Updated: July 7, 2021 7:27:48 am
The government has argued that the draft e-commerce rules — on Monday, the ministry of consumer affairs postponed the deadline for comments and suggestions on the proposed consumer protection rules from the earlier target date of July 6 to July 21 — seek to protect the interests of consumers, curb unfair trade practices, and encourage free and fair competition. It goes without saying that measures designed to elicit greater cooperation from e-commerce firms, ensure greater responsiveness to issues of consumer welfare, are welcome. As such, rules that require the appointment of a chief compliance officer and a resident grievance officer to ensure that consumer grievances are settled in a timely manner are steps in the right direction. But the proposed rules also seek to harden considerably the regulatory architecture in the online retail space, restrict the room for manoeuvre that e-commerce companies have, and create more ambiguity over their operations, without imposing similar constraints on their traditional brick and mortar competitors.
There are specific points of concern. The draft rules call for putting in place a fall-back liability clause. According to this, e-commerce firms will be held liable in case a seller on their platform “fails to deliver goods or services due to negligent conduct” causing a loss to the consumer. But this raises a question: If an e-commerce firm exerts no sway over the inventory, then can it be held responsible for the actions of the seller? Similarly, there is also ambiguity over flash sales. The ministry first noted that “only specific flash sales or back to back sales which limit customer choice, increase prices and prevent a level playing field are not allowed.” While it later elaborated that it will not regulate flash sales, it is puzzling how sales limit consumer welfare. Where is the cost-benefit analysis? Another rule that deals with related party transactions has caused much consternation. Under this, related parties of an e-commerce platform cannot be sellers on that platform. Contrary to expectations, doing so would tend to limit, not enhance, consumer choice on the platform.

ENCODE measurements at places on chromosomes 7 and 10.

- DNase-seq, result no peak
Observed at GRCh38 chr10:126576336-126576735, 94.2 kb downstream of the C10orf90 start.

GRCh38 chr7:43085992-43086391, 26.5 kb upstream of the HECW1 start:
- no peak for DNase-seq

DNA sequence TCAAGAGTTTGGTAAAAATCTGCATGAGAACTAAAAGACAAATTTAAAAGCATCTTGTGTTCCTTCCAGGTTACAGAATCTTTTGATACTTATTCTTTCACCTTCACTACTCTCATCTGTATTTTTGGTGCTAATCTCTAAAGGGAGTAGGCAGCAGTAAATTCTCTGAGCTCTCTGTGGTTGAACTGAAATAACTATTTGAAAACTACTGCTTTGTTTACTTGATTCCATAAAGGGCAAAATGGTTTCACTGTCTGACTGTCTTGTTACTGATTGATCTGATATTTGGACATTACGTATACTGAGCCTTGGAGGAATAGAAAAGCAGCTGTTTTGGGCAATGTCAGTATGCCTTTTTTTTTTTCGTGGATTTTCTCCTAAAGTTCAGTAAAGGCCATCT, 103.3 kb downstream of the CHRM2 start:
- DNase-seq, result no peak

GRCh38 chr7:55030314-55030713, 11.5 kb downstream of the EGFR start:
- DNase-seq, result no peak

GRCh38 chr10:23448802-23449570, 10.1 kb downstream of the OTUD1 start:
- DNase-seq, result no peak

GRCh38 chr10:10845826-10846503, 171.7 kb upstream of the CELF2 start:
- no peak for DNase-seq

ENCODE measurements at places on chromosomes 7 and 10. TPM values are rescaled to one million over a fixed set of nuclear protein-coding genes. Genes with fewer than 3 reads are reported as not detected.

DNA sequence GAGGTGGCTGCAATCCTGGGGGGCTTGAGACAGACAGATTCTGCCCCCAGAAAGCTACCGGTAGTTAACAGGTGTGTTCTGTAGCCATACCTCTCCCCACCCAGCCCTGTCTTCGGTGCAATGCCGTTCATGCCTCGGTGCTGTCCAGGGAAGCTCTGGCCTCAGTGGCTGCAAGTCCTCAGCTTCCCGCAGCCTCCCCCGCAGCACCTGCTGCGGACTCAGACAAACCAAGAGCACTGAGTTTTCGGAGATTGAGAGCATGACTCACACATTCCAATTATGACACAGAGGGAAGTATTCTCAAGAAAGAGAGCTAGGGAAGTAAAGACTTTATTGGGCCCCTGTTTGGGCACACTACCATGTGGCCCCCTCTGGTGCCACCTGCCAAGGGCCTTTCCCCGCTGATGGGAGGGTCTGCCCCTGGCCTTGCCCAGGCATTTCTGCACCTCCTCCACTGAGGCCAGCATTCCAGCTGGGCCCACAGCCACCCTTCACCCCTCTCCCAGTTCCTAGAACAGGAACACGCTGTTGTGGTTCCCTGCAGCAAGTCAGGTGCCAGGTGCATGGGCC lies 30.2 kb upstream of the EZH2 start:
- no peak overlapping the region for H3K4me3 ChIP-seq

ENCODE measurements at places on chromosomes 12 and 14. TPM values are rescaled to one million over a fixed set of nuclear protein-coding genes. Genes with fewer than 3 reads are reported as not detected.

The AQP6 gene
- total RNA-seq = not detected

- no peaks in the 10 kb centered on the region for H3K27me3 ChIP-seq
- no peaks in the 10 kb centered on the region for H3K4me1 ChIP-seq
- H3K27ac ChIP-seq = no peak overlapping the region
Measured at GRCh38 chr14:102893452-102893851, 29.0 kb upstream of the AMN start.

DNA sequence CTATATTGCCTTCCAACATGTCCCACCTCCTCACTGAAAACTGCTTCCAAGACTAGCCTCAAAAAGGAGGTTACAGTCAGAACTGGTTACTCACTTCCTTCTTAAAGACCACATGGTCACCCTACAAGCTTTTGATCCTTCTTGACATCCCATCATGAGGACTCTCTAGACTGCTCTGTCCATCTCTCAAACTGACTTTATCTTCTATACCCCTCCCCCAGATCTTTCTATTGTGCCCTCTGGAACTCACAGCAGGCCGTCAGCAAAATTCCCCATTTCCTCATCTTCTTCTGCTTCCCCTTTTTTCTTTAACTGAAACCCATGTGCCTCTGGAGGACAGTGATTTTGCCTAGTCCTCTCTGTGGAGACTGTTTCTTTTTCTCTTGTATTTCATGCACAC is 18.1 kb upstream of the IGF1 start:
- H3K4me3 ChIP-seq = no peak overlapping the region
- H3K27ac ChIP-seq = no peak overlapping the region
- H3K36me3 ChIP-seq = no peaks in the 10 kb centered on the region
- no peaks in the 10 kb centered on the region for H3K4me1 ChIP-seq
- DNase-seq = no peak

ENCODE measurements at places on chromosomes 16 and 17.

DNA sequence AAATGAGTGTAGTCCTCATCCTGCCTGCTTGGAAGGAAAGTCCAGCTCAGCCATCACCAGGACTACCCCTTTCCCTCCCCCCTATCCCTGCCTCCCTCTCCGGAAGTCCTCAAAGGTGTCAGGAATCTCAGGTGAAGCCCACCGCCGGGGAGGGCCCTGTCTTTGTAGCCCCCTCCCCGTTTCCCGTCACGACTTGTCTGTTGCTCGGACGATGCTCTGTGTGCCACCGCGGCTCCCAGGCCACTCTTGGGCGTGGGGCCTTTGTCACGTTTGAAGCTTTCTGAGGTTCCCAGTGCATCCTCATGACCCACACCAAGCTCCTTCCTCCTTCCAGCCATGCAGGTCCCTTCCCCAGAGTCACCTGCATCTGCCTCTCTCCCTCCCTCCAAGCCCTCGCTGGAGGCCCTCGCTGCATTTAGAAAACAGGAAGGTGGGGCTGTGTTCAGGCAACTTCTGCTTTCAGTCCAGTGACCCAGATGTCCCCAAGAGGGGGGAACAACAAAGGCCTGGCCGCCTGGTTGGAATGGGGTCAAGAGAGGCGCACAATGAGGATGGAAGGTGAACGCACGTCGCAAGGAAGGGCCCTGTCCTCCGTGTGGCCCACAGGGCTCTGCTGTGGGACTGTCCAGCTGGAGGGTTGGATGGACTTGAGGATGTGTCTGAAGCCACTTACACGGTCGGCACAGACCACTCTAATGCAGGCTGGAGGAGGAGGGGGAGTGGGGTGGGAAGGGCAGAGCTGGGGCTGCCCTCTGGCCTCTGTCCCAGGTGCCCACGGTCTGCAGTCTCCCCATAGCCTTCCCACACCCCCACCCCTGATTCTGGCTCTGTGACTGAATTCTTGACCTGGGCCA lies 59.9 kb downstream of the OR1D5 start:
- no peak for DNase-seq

Considering that such restrictive rules do not apply to the brick and mortar stores, which engage in discounts, end of season sales, and special tie-ups with manufacturers, imposing such restrictive regulations on e-commerce platforms lends credence to the charge that the rules were designed giving greater weightage to the interests of traditional retailers, rather than consumers, or small and medium sellers on the platforms. Vagueness in some of the terms employed in the rules, which leaves room for discretion in implementation, also raises apprehensions of greater regulatory intervention. These concerns need to be addressed. Policy should aim to reduce information asymmetry, facilitate competition, and bring greater transparency in pricing. In trying to enhance consumer welfare, it should not end up decreasing it.
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